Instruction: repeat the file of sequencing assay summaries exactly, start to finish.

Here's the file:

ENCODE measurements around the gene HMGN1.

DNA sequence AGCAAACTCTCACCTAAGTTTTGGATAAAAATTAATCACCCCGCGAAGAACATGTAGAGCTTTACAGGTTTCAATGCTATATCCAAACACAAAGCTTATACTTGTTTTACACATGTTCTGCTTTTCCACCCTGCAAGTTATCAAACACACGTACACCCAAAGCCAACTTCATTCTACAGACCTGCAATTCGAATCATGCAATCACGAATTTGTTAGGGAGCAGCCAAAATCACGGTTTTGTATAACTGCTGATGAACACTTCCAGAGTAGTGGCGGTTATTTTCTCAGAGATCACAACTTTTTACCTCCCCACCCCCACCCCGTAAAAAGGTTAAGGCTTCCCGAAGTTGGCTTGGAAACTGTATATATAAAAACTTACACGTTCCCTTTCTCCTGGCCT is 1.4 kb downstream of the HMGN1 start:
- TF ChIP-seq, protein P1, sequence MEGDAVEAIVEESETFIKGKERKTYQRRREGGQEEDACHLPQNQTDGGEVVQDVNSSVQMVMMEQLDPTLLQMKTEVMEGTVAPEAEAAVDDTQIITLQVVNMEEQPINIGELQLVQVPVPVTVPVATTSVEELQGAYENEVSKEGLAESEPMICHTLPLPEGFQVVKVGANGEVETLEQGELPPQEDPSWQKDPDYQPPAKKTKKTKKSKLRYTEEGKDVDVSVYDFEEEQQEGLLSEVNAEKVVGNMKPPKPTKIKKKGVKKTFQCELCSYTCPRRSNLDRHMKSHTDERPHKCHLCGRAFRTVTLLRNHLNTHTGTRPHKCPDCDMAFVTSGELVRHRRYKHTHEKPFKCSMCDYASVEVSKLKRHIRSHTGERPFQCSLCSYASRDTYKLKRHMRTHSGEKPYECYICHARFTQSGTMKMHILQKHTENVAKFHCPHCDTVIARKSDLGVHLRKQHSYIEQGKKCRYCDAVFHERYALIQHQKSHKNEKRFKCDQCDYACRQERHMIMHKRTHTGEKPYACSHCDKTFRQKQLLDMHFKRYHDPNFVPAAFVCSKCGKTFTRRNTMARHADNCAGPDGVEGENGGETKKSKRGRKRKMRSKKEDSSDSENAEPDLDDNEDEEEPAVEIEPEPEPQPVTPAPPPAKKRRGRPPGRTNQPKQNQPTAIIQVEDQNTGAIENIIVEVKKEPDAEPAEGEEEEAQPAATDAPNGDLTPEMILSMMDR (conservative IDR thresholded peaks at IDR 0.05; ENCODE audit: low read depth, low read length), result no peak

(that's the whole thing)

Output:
ENCODE measurements around the gene HMGN1.

DNA sequence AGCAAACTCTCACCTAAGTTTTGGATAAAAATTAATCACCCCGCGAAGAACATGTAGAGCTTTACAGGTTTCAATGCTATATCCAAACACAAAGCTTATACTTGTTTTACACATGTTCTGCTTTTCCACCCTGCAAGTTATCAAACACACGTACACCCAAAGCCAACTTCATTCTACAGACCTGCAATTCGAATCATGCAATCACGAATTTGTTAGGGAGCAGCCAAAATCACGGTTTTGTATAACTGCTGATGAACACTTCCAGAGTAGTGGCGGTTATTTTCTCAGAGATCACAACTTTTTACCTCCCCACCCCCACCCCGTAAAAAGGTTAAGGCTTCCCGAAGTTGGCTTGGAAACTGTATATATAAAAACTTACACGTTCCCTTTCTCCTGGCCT is 1.4 kb downstream of the HMGN1 start:
- TF ChIP-seq, protein P1, sequence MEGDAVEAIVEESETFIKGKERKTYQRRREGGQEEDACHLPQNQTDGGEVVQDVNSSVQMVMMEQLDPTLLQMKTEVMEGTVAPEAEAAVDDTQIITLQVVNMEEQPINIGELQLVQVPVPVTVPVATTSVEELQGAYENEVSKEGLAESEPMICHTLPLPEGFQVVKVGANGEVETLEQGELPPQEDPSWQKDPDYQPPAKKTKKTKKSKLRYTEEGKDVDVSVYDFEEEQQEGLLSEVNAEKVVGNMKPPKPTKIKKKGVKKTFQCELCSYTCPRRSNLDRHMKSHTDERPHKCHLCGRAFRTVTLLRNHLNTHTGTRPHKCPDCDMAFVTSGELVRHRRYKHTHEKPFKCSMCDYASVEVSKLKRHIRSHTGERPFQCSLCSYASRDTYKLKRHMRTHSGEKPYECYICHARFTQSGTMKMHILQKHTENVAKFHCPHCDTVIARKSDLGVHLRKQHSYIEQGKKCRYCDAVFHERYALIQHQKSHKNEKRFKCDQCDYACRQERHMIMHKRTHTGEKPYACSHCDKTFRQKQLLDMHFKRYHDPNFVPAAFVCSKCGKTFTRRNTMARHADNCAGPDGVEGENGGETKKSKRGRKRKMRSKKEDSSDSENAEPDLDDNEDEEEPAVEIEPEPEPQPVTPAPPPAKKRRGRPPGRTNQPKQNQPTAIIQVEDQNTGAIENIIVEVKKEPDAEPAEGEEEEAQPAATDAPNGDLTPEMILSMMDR (conservative IDR thresholded peaks at IDR 0.05; ENCODE audit: low read depth, low read length), result no peak